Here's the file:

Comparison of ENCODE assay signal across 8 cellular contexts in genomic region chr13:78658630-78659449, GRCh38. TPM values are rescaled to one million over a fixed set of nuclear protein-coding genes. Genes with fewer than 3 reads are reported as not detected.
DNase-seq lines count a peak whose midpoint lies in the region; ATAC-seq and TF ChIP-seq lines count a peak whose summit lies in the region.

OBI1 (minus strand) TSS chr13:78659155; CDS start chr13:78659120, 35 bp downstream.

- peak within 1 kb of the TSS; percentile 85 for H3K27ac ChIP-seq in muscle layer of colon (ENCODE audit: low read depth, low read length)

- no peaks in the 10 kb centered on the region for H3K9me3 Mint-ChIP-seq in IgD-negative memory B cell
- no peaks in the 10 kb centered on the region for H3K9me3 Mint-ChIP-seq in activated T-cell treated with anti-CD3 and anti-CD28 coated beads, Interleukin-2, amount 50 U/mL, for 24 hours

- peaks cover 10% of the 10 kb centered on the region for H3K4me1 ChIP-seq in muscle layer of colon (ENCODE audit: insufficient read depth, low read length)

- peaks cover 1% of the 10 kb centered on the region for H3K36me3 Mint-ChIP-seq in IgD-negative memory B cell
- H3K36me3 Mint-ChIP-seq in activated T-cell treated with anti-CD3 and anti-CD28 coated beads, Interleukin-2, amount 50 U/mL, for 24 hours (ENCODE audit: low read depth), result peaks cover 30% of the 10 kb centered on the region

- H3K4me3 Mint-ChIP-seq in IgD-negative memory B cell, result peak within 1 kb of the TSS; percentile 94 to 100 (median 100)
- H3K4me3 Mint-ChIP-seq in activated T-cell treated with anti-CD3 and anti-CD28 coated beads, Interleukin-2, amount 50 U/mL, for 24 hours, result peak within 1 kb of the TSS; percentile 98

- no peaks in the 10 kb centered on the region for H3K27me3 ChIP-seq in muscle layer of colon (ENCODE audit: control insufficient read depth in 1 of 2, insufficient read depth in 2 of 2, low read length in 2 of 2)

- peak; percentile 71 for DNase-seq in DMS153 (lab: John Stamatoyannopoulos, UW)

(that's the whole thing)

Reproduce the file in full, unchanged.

Comparison of ENCODE assay signal across 8 cellular contexts in genomic region chr13:78658630-78659449, GRCh38. TPM values are rescaled to one million over a fixed set of nuclear protein-coding genes. Genes with fewer than 3 reads are reported as not detected.
DNase-seq lines count a peak whose midpoint lies in the region; ATAC-seq and TF ChIP-seq lines count a peak whose summit lies in the region.

OBI1 (minus strand) TSS chr13:78659155; CDS start chr13:78659120, 35 bp downstream.

- peak within 1 kb of the TSS; percentile 85 for H3K27ac ChIP-seq in muscle layer of colon (ENCODE audit: low read depth, low read length)

- no peaks in the 10 kb centered on the region for H3K9me3 Mint-ChIP-seq in IgD-negative memory B cell
- no peaks in the 10 kb centered on the region for H3K9me3 Mint-ChIP-seq in activated T-cell treated with anti-CD3 and anti-CD28 coated beads, Interleukin-2, amount 50 U/mL, for 24 hours

- peaks cover 10% of the 10 kb centered on the region for H3K4me1 ChIP-seq in muscle layer of colon (ENCODE audit: insufficient read depth, low read length)

- peaks cover 1% of the 10 kb centered on the region for H3K36me3 Mint-ChIP-seq in IgD-negative memory B cell
- H3K36me3 Mint-ChIP-seq in activated T-cell treated with anti-CD3 and anti-CD28 coated beads, Interleukin-2, amount 50 U/mL, for 24 hours (ENCODE audit: low read depth), result peaks cover 30% of the 10 kb centered on the region

- H3K4me3 Mint-ChIP-seq in IgD-negative memory B cell, result peak within 1 kb of the TSS; percentile 94 to 100 (median 100)
- H3K4me3 Mint-ChIP-seq in activated T-cell treated with anti-CD3 and anti-CD28 coated beads, Interleukin-2, amount 50 U/mL, for 24 hours, result peak within 1 kb of the TSS; percentile 98

- no peaks in the 10 kb centered on the region for H3K27me3 ChIP-seq in muscle layer of colon (ENCODE audit: control insufficient read depth in 1 of 2, insufficient read depth in 2 of 2, low read length in 2 of 2)

- peak; percentile 71 for DNase-seq in DMS153 (lab: John Stamatoyannopoulos, UW)